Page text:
rays at CORNER. On fnll and winter underwear, he lia now cornered tin- Impost lot oC umlo wear ever brought to Logiiusport hard time* prices for nish. Thes foods are direct from tho factories nu of the beat values lu nil linos for Indies, gents and children; K«> «"d Investigate . and It will not take you long to decide where to buy your underwear. *hall be kept at par with and redeemable In such coin. WE MUST INSIST UPON THIS POLICY AS ESPECIALLY NECESSARY FOR THE PROTECTION OF THE FARMERS \ND LABORING CLASSES, THE FIRST AND MOST DEFENSELESS VICTIMS OF UNSTABLE MONEY AND A FLUCTUATING CURRENCY.—Democratic platform, 1802. WARTIMES PER CAPITA. 1'opocrata give our per cuipira circu- il -1,-i.rlon during tho wa-r nc from $48 to fii-l. The Information circular nent out by the Secretary of the Treasury gives the per capita eirculatiou «is $13.85 lu 1SCO; In 1SC1, $13.98 ctrcula'tod; the DAU.V mil Company. a •OTRTI"'HT ........ President -IlVMY .'.'."...-'. Vic. President W GRAVES'. ................... Secretary ' .... Treasurer H1o» per Annum.... per Month THURSDAY, -SEPTEMBER 24, 1S9G REPUBLICAN TICKET. A. HOBAKT of New Jorsoy. For Governor, • -JAMES A MOUNT of Montgomery Co. For Lieutenant Governor. coun y of Marlon • For State Statistical!, Gibson Co. W E HENLEY, of Rush County. ' Third District O W COMSTOCK ot Wayne County. w Fourth District. JAMES B.B p LAC V3 fMar,on County.. O Z. "WILEY, of Bcnton County. Electors at Large. ..H. G. THAYER, CHAS F. JONES. For Congress, GEORGE W. STEELE, For Joint Representative. T. WILSON, of Cans County. resentatlve-CHARLES B LONGE. HALE. KEES- for r, Third Dlstrlct-ABRA- HAM SHIDELER. ' '' COMPARE THEM •The' Republican party is unreservedly for sound money. It caused the tnactment of the law providing for the rwumptlon of specie payments in 1879; •Ince then every dollar has been as good as gold. "We are unalterably opposed to every measure calculated to debase our currency or Impair the credit of onr country. We are therefore opposed to the free coinage of silver except by International agreement wltb tbe lead- Ing commercial nations of the world, which we pledge ourselves to promote, and until then such gold standard must be preserved. "All our silver and paper currency nrast be maintained at parity with gold,, and we favor all measures de- •Igned to maintain inviolably the obligations of the United States and all our money, whether coin or paper, at the present standard, the standard of the most enlightened -nations of the earth." — Republican platform. "We demand, the free and unlimited coinage of both gold and silver at the present legal ratio of 10 to 1, without waltlug for tbe aid or consent of any Other nation. We demand that the Standard silver dollar shall be a full legal tender, equally with gold, for all debts, public and private, and we favor such legislation as will prevent the demonetization of any kind of legal tender money by private contract,"— Democratic platform. "We demand free and unlimited coinage of silver and gold at the present legai : ratio of 1C to l."-Popullst platform, 1892. "We hold to the use of both gold and •liver ns the standard money of the country, and to the coinage of both gold and silver, without discriminating against -either metal or cnarge for mintage, but the dollar unit of coinage of both metals must be of e,qo«! Intrinsic and exchangeable value or bo ad: Jnsted -through international agreement or by such safeguards of legislation as shall insure the maintenance ' of tbe parity of the two metals and the equal power of every dollar at all times In the markets and In payment of debt, and we demand that all paper currency l^ next ymr It fell to $10.23; m 18(18 it raised to $17.84; tho following year It was $19.07, and In I860, it figured out flS.99. Popocrats have a trick of figuring in side issues of coupon bonds, aud will Include ainy old thing to swell the indefinite total as their purposes require. Then nothing but tlie distorted aggregate i-s used, aud many are deceived until tlie facts are looked up. Some disgruntled greenbacker published a book some years ago in which he iiuKle- the statement that he had gained access to the books of the United States and had found that bonds Issued during the war, enough of them to make a big Populist total, had boon purposely and' feloniously omitted from ,t.he calculations of itlie government officers In making up the per capita circulation. This wns done, though tho.bonds were a legal tender. Though the Popocrats a.re forced to aduitt tliait these- coupon bonds were lu the pockets of the despised bond- ilioldors; though they must recognize tliat the $30 bonds diid not circulate, and were not released because of steadily growing Interest, the flat shouite-rs will! continue and assert-that this ingeniously and faJs'ely constructed unreasonable-per capita circulation of more than $50 was the source of the wa-r prices that brought«. kind of prosperity to stay at home speculators. They claim a big per co-pita circulation brought prosperity during, the expensive war of the century. The per capita circulation at that time was less than it is today. They will not acknowledge tho fact, that the high prices of those times were, due to a debased paper currency. The volume of the currency had nothing to do with It. Moreover, tho men who insist that the government flat is Infinite arc nanny of them from among those who caused the paper Issue of the nation to fall to 35 cents on the dollar. Have these patriots reformed, that they urge the government to issue flat money 7 They swear on one street corner tliat they will accept it «t 100 cents on the dollar; that it will be worth that ranch, and on the next corner say that we want a 53 cent dollar for the easier payment of a-100 cent debt. -., HISMARK AND SILVER. The iPnaros says'Count Bisnmrk Is for silver. On the contrary, the letter Signed by the'German statesman, published In connection with 1 tlie statement declares for an international agreement by which bimetallism, not sllverism, may be brought about. It is certainly natural that Count Blsmark should favor action by the United States, rather than that Germany should make a rash step In finance. Statesman Blsmark says he cannot see, at that distance, why independent action by the United States should not conduce to the bringing about of bimetallism. He does not say a word favoring the monometallism, silver standard, cheaper dollar, higher prices, higher interest, scarce money, repudiation system that the Popocrats are /supporting. He is not a silver- man He is a statesman. With the Republl can party, be is for an International agreement. -He would never allow his own government to'take the first step alone. •• . IT IS NOT AT ALL PROBABLE THAT THE NEXT ROUSE WILL HAVE A MAJORITY FAVORABLE TO THE FREE COINAGE OF SIL VER AT A. RATIO OF 16 TO 1 WHEN IT BECOMES A DEMONSTRATED FACT THAT THERE IS NO DANGER OF THIS COUNTRY ADOPTING THE SILVER STANDARD IN CONDUCTING THE BUSf NESS OF THE COUNTRY, PROS FERITY WILL COME AGAIN AND. WITH LOWER TAXES ON THE NECESSARIES OF LIFE, EVERY KIND OF BUSINESS WILL BOOM AGAIN.—Pharos editorial, March '3, 1896. . A common Democratic appeal on the quiefc is. "vote for. Bryan and we will see that he doesn't carry out the.Chi cago platform.". No sensible man should be fooled by this. If Bryan were elected his very election would put the country on a free silver basis at once,. Bryan Is like the spraying fountains at,the Columbian .exposition. ; W nlle the lights are on tola .flow of words is pretty and attractive. The effect lasts only until the button is turned, and wmrartHi sense comes .Into play again. V . : ' : :-.;M. i |.'!T National DemocratsRatify in QrandSt^le . ; Over Five Hundred Came do* n From Peru. i Hon. Rufus Magee and Judge Robinson Speak for Sound none y. The demonstration of the iSouud Money Democrats.lust-.evening!was a surprise in every feature; .Next'to the rally of the Railroad -Men's ciivbllt was the political event of 'tlie'seasou.' 'And further it was ot deep..polWeal jsignlfl- At 7:30 o'clock, .when the Feijii; dt;lu-,.' Ration was expected,"rhe rfivk:wij.s ; com-,- I'ortmbly filled, a'lid •It.'wiW' seen .that t'hat hwge room .:was Inadequate.'..-The, IV.ru train .wns a few momente lats nnd it was almost S o'.clotK, when the parade came dowu Market^street from tlie Wabas-h station. .First ca.me th<; escort, Dr. Thomas, Miller .U.lil; T. W. Nichols, J. C. M-eGi-egor, ; 'follo,w)eid" .by rho Peru bund nnd tile Pern;-Sound Money cltt-b. three hundred,In number, Marc-lilng; wlrh these .m&n were ninny of'the Logan sport Dempcrals, H<on.;Ku- fim Min-gee, Dr.. M..,, A. .Toi-dnn, Ht WHii'te, E. ..F. Kearney,; Sam P. Anderson, Dr. Asa Cpteuan,. H. H. DeWo-lf, Carl Rcis aml.jfwbers-,; followed by 'the Lcgiuispori. .7ia.nd; Tlit-re; were from five to. six hundred jlu liue, aud the parade -as.it. .passed 1 down- Market In Third, north .to...Broadway and east to the rink..was-froqxiently elieered by the largo crowd that had assembled. • ,.,...- . | ••• • Attlio rink Hie ciwwj had-taken .possession and f-nlly as many left,'.unable to get in, as were packed within its confines. A crowd of not less tl^in four thousand had jisserable'd. \ •'••' • After tlie 'Pern band had finished a fine seledtton- on the Inside Dr. C. L. Thomas culled the mcotta-fr to-oriler anil ilnitToducc'd Judge Robinson of ^pencer.. .Tu'dge Robinson spoke enrnesitlr aud -was frequently applauded/' Hej said In ixrrt: • . ' • ' '•• '- j •• . : "Mr. .Chairman, ladies and : gentlemen: I feel rhia-t it,has not been my name or fame fchat has induced a single person to make one of tlie splendid assemblage here tonight. You have done yourselves and your , fellow townsman, honor by coming out to pay this tribute of 'respect to'.your fellow townsman, and.-I -will.naf.demln you long. I know thrtt there are before me DemOcnalts, Popocrats, Republicans anid ProliUWtionllstB, and I feej '-that !• would like to see you all united In support of the splendid ticket nominated by the Nalthmal - Democracy lit Indiana poBs," ] Referring to the, supreme question- :of taw; campaign, he said- that If lies with the man hlhnself to say.whether,he approves the senftlmenits .of-.-reinudiatlon and dllsBonor...\PliWhl the Chlte^gio plat : form declares for. He. said, tttat If he were to alCtack any .single -proposition stfbmittited by the Chicago pfcrtjform, he would attack the whole aggregation of monstrosities, -at-.Which there was applause. "Tho question ,x»mes to the' •workingman," he solid, ^ben; he goes home from the market plaKJO at -"night:.'Shall I surrender one-TiaM-ofitihe.con- tents of my basket, -ill-order jHmt :Mr,'Bryan's amWiton to;,be ^transferred from private to public life nffljj be.gjttt- Ifiea?' The question conies to .the bijsl- ness man, to the man who Ka^.accumn, ulalted a small savings agafnsit a rn-lny, day, 'Stall I surrenkler on^balfyOf my holdings'to DMs ambition?' |I beard, you, my Dereocrnitlc. friends—for,;. I. -miusit call you my Democratic fr,Iendf yet-I heard you vUKfy'Qeveton.d and rebuke Mm, who four.ywjfjatto,,you Melped to fasten to a platform,.which you h'niye repudiated this yea*. .Chat's the matter. wMi. ..Cleveland?- (Voice, •He's all right.') Yes, .he's, 4lV, i r}ghJt,, ftat's a fact. What's the matter with., him? Nothing, excep't'.tta'tne lias refused to go back on- the pledged he gave you and me four years ago." j (Contin-, ued applause.)- j At the .conclusion of. Judge! ..pi? b . ln --. .son's address, the Hon..Rufvjs.'.Magee, spoke as follows: , t : "Mr. Chairman, .ladles and; ..gentlemen : I am not so fool'I'sii -a m« n as ,to ac : cept tills hearty welcome as ajpersonal one to myself. I accept It in the.name, of the great -National Democratlc.,par- ty, and the ticket nominated; at Indi- .anapolls which we are here to .ratify. We are here without excuse'Or without apology, renewing .an obligation to the faith of our .fathers; And wten.,1- see • this magnificent demonstration,.,-!., am -tempted to say the.words.utt^red^.by^a famous man, 'God alone reign)? and the people.are aternal'. 'The ; PSP» 1 %?^;*?; .country who have ,^he right]to.roakfe ,tne .la-w, that have the ( Dow«(r.:t$.exe- cute the law, are alwajt*; r.l^ht.. And when a great extraordlnJfry|CElaJ8, in. political affairs arises, we,,can r.cly upon the good.connnon. sen8e ; -if" " ntrl - otlsm of the .-people,"and,^op meat .we can forget that,we.,ai...,, crats or that we are Republlcao^Y,, >, "I would Infinitely rather have stood •herc.'-fdiilgnt addressing an enthusiastic and united Democratic party than 'to^s'tand as I do, representing but one element of that party. " • "A most extraordinary condition of polltlca-l.affairs exists in this country. Four national parties have held their conventions, each one of these parties has, adjourned with a divided household against itself. Every individual voter has the right to exercise the privilege under the constitution of this country us his Judgment, or his conscience dictates. That Is all that we intend to do. .''".We cannot be driven- from our homes. We may have the doors closed to us now, but four years from now they will be thrown wide open, and they will Invite us to the highest seat at the tnWe. (Applause) They say that a man who does not accept the decree of his party is a. bolter. Aud I have had it said to me time and time .'again that I had.advised every Demo- cralt to stand by his ticket. So^ I htvve; but this contest is not a personal one against the fusion candi-' date, but it Is because there was such ,-v radlc.nl change, such a radical departure from, the time-honored principles of the Democratic party that we could not neccpt them. ,'. "You have heard discussed the question of money. They sny t'hat that is the vital question iu this campaign. .My friend, it. has been a. vlta-1 question with me all my life, this question of inouoy, aud I now say that most, every niitn who is at the head of a family, frequently resolves himself into a committee of ouc whereby he can ascertain how lie can provide for his family. "The question this year is presented in a different manner than it has ever been presented to us before. Each convention wjll lay down a set of resolutions called a pla.tfornr, differing from that which has ever been adopted by any pol'iifit.i.l party in tliis .country, *bo convention at Chicago was dominated by a new element. No man in this community who is concerned in tho welfare of the people but will admit that it has caused unrest among the people. What has produced this? It -has been the tinkering with the finances. .It is much as it was in the .oN Greenback days, to stand upon th-ls platform and tell t'he people oliat •all .that is necessary -for the government to do it to turn the printing press. Now my friends, if we are to learn anything by experience o£ other governments, we can learn it this year. There Is a lesson w«h every thought that every considerate man who is interested in his home, In bis country, or in his family, ought to take to heart. "We have in this country seven different kinds of currency. We have what is known as a double standard m theory! but in practice we have,but one. In 1868 there was introduced iu the Cougress of the United States a bill,by Mr. Sherman that demonetized the silver dollar. That bill went to tbe committee, was reported back in March of that year, and it was discussed In the Senate of the - United States. In '73 a bill was introduced again which changed the character of our.colnage.. That bill ,1s known as the •crime' of '73,' and it has taken these gentlemen who denounce the act of 'Congress upon that occasion twenty- three years to find It out. The silver dollar at that time was worth one hundred nnd three cents measured by the •standard of gold, which has been for years the only system- whereby money bias been measured. "At that time they had a greenback .currency and that greenback currency was sixteen cents -below par; in other words, It-took a dollar and sixteen cents of the greenback to.purchase a gold or silver'dollar. There was neither 'gold.'or silver money in existence during the war; there was used by. the government a numerous quantity of bonds. These bonds would mature and they would be paid, according to the tenor of them, in coin at the existing standard. What was the standard? 'The standard was the gold dollar standard ot value'for the United States of Araer- 'ica. This act (the act of '73) was 'passed without any intention or purpose .to injure the debtor class or benefit the creditor ,class. It was passed before there was a silver dollar iu existence. Now; today they tell us that the ills the. people are suffering arise from the monetary conditions of the country. When we meet them on, this proposition, that a silver dollar as bullion is worth fifty-three 'cents, and that it Is the credit of the government tliat gives to it its power to'circulate as one!hundred .cents, they say that the government can make that money wprtlra gold dollar by--placing its stamp upon. it. If that Is true, we can have'the dollar made of paper by sim- ply'iputtlng the'stamp upon lt : '. ,. ' "In 1875, after the demonetization of : siiver, It was decreed by the Congress of the United States that we should re- sume'specie payments, and on the first .da-tof January, 1879, this'government dld : resume specie payments. There ^as a period from 'T&W '79 : that we iiad to! cover the'difference, existing be-' iween'ihe paper currency and the gold coin. If there Is any man in this room 'that wa^ engaged in business at that v time, ie will remember what a great •depression there was ln,oM the values Highest of all in Leavening Strength.—Latest U.S. Gov't Report. Powder ABSOLUTELY PURE iu the United States. Bankruptcy was a common thing;.every man felt that he could not maintain his credit under that condition of things. We passed through that period safely. "Now we.are told by the gentlemen who are the advocates of this new rule In finance that we are under the domination of the EnglisJi government; that the English government not only makes our money, but tliat the English government luis Influence in the House of Congress in this country. So far as I am concerned as nn individual, I have no fear of the English government. I am no more afraid of this question of being dominated by the English influence in the financial concerns of this country than I was four years ago, when we made the splendid record for tariff reform. The world has adopted n. monetary system. They say that we can maintain ourselves upon an Individual system, a system entirely under the control of the American people. * * ».England today is.tho most prosperous country iu the world ;ind the reason she.is the most prosperous country is because she has but one unit of value. England was farsighted enough over one hundred years a.go to establish a monetary system which has never foiled. Mr. Bryan tells tlie people that if we have free silver, that, the products of the country will 'increase and the farmer's products will increase, and that there will' be a general revival of business. Mr. Bryan nor no other man b'as over tx>en able to tell the people how ho is going to accomplish that cud when there is a diff< erence between coinage value of the silver dollar and its fiat value of forty- seven cents. Aud it is upon this cross of silver that Mr. Bryan expects to crucify the American people. There is an absolute law, a natural la.w tliat cannot be. evaded, cannot be repealed by any congress or legislature on earth and that .Is the Ittw that the inferior article will drive out the superior article. When .you make the coinage of silver free In this country, the gold that Is being used in the redemption of the debts of the country will leave it, as it left the country jn 1837, 1853, and at the breaking out of the war in 1861. There was but twenty-fire million Of gold in the treasury of the United States from 1861 to 1872. We did business entirely upon the fictitious value. It was their fafith in the integrity and a'bility of tbe government that enabled the people of this country to conduct business. Mr. Bryan snys tttat if we have free coinage of silver, that silver may go up to a dollar nnd twenty-nine •cents In bullion value per ounce. The very law of measurement, the very law of prices fixed for the farmer's wh'eat is fixed for the bullion. Supply nnd demand! fixes these prices. Now; my friends, I did not in tend to discuss itihiie money question. I only intended to speak a few moments, tihanking you for coming here In the interest of this cause, and especially thanking our friends from IPeru. It shows that t»e Democratic party Is sttll in existence." For .thirty years I have followed Its flag; for thir ty years I have answered its roll call, and I--have never hesitated to.perform any dirty tihat I could, I love Its mem ory. In Ms closing remarks Mr. Magee said tihat, though he did not believi In a,tariff levied for protection, and was unalterably opposed to such legis -latlon, yet he hoped that Sir. McKinley would triumph over Mr. Bryan in the ejections for,' as between Sound Money and Protection on the one bond, and Free Sdlver and Free Trade on the oMier, he Infinitely. preferred the for mer. A POPULIST BLUNDER. The Fonocrat press Iwis been trying •to make capital for their cause by attempting to prove tha-t Hon. Henry Watterson was the author of an editorial which appeared in the Louisville Courier-Journal, August 10, 1SSO. ;ln which tho free coinage proposition was Indorsed unequivocally. The Bryan campaign, managers have also had the editorial printed In pamphlet form for general distribution, nnd it Is kept staging in some of the Democratic newspapers. The indictment of Colonel Watterson for Inconsistency was so Insistent that great curiosJiy was aroused on account of tlie silence of the Courier-Journal on the subject. By many 'its course was regarded as cowardice, but. having 'been pressed for on explanations R presents a-very remarkable one. 'The Courier reprints Itiherewlth verbiituiri: 'The Courier•Journal, on* of consideration for the "memory of the estimable genflemtn who wrote'those silver edltoriate; h»s heretofore remained silent on the subject, although Jt has received hundreds of inqu.ii-es regarding that one published August 10, 1SOC, But, sduce the -llverMes have come to attach so much importance to the'article.as to make it; their principal campaign document, i't seems proper that we should lot them know that It was not written by Mr. Wsittwsou (he being abroad at the time and one of his European letters appearing on fche same page on which the editorial w«s published), but lha.t its author was Colonel W. H. Chilton, who very soon after -he wrote the now noted editorial d'ied in an asylum for the in- sa,ne." The Courier-Journal further explains thsit Colonel Chilian had for many years occupied Hie responsible position of commercial editor of the paper and thai his work was always so scrupulously exact that he was given latitude not accorded to any other member of -Uie stoffl. In the absence of Colonel Watt.er.sou the free silver editorial iin question was written and printed by Chilton. and thereby hangs the t«ile rhe Courier-Journal now re- luncitanrly unfolds. Ir mis found that the I'aslthful employe had become demented, -and he WM.S sent by his friends to an imsine asylum, where he died. In tihe light of these developments the Popocratic press and leaders will probably .iitnach less Importance 10 tse campaign document they have been so industriously circulating under the Impression that Jt was a first-class argument iu fa.vor of free silver written by the redoubtable Colonel Watterson. when illi fact it was made up entirely of the fantastic vagaries of an insane per.*on. "' ' •'"•_': MONEY IN SIGHT. ' j Cra-wfordsville Argus-News: Just J now the Stillwel fcunili/es are waiting nnxaously for a decision of the Supreme court which may mean many daddy dollars to itihem. It seems away bacli in the misty past, Nicholas Still-. we3 landed iu New York and got possession of a. tract of laud in the water edge somewhere about New York. NichoSns kept the title, renewed from time to rime so that heirshlp now Is an . ea.sy mailer to prove an<I a New York judge has just held that squatter, sov— ereignity don't count and that those « thritty individuals who settled down, upon it and. lifted at out of the water by fllling.it up will have to let go of It after all.' The Improvements may go with it and when It falte Into the bands of the heirs and Is distributed you may- go down there and find Too*nnd Steve Stillwel of tWe city running flour mills, ? or grain elevators, or pork establish- : meats unless they may conclude to take theirs in cold casn and put it In circulation, here.- Their prospects of becoming bond holders are very bright just now. STRANGE DISAPPEARANCE. Great excitement prevails at Otis.-, over the mysterious, disappearance of Mrs. John SparltoR, the wife of a farmer living near there, who has been missing since September 1. The report reached Otis from CMcago that a Mrs, Sparling was shot and killed in a'.'- bouse of ill repute, her body being' found buried under- a sidewalk. The Mentity of -the dead -woman has not been fully established and the fate of Mrs.-Sparl'ing still remains shrouded to mystery. Mr. Sparling can offer no ; reason for his wife's continued ab^; sence. Their domestic relations were .uairu»nlioii8 and the theory has been advanced tiro* « Mrs. Sparling was;; killed she was lured to Her death.: ; The authorittes wilH make Immediate.!; Investigation. Sporting is nearly fran- tic witih grief and anxiety. j The Journal -has added over one nun-;, dred names to its subscription list to^i the last thirty days which snows mat its efforts for the public good are appreciated. It is the .best advertising,, medium in the city. , -..'..-', Awarded Highest Honors—World's Fair. DO; - MOST PERFECT MADE. wOape Creim of Tartar' Atnmoni., Alum or .ny o ' 40YY*«* the Standard.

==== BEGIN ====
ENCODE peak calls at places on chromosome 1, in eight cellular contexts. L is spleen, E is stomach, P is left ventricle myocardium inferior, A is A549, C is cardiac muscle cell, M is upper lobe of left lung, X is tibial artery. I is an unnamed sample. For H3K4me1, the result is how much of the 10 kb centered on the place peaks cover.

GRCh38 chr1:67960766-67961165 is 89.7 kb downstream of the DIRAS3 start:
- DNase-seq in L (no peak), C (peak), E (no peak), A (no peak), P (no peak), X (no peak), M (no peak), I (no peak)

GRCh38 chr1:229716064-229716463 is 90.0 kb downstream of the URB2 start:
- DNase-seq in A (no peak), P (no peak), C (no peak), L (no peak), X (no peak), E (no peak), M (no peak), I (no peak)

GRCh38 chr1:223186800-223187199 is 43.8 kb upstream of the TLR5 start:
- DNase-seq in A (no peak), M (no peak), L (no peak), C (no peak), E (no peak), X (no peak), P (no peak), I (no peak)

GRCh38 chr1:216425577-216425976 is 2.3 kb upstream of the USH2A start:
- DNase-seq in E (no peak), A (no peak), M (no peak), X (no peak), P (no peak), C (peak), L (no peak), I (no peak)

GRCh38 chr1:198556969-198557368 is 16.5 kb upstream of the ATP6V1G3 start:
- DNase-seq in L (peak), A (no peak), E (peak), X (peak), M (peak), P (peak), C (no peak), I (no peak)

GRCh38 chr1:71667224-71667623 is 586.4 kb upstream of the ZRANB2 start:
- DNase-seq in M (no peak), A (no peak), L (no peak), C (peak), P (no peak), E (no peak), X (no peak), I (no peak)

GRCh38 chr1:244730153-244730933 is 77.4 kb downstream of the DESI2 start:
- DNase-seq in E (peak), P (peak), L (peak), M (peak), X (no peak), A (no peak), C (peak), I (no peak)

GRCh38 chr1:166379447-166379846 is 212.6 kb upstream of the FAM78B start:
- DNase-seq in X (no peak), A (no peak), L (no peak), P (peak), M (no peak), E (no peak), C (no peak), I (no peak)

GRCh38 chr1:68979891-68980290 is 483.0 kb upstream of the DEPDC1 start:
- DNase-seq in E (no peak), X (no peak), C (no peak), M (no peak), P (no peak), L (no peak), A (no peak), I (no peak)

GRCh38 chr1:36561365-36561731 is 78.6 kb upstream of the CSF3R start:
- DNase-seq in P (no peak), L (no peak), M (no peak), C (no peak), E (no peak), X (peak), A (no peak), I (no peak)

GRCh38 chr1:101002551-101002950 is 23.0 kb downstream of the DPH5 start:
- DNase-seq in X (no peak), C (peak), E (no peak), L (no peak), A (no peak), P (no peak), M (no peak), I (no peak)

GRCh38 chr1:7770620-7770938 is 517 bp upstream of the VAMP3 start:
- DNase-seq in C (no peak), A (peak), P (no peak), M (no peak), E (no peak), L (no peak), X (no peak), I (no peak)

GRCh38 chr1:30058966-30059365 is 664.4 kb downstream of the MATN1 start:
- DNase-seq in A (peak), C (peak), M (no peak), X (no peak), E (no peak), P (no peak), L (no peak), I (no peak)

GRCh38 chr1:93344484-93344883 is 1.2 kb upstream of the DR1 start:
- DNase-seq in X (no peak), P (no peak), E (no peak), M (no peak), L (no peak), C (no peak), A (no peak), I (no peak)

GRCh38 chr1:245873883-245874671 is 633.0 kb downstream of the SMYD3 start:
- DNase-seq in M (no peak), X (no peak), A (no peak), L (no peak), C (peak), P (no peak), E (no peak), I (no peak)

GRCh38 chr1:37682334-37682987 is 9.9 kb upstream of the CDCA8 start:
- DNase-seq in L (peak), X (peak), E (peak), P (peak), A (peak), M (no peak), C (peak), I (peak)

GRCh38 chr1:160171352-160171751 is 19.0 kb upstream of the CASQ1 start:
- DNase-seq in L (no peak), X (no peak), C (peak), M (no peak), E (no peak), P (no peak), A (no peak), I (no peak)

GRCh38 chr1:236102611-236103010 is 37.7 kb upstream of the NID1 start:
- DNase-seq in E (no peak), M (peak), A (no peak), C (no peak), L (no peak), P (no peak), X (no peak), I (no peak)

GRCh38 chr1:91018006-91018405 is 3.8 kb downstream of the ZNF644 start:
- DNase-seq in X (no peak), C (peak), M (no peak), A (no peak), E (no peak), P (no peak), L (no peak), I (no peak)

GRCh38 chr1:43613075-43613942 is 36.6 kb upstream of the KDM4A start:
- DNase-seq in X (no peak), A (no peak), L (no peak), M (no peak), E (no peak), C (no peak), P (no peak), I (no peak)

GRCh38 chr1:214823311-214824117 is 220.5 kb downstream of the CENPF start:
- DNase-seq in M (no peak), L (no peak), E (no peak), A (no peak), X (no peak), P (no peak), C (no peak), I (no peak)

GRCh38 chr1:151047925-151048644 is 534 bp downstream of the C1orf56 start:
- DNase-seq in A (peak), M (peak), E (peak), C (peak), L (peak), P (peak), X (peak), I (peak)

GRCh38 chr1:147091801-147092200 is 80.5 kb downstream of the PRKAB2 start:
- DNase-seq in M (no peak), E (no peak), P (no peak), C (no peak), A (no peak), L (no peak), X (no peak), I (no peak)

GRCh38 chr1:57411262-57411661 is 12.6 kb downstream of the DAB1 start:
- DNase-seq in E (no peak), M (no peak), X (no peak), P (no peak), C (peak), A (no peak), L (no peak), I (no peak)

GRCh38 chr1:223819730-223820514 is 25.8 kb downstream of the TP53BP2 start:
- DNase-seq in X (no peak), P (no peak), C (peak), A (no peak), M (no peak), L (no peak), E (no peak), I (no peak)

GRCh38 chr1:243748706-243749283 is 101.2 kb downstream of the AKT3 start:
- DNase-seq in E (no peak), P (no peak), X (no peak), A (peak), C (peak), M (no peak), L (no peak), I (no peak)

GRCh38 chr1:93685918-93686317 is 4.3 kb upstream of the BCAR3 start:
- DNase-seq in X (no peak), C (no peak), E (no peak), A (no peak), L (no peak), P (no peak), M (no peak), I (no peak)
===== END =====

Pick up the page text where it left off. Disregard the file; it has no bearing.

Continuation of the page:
Get access to Newspapers.com

  • The largest online newspaper archive
  • 14,500+ newspapers from the 1700s–2000s
  • Millions of additional pages added every month

Try it free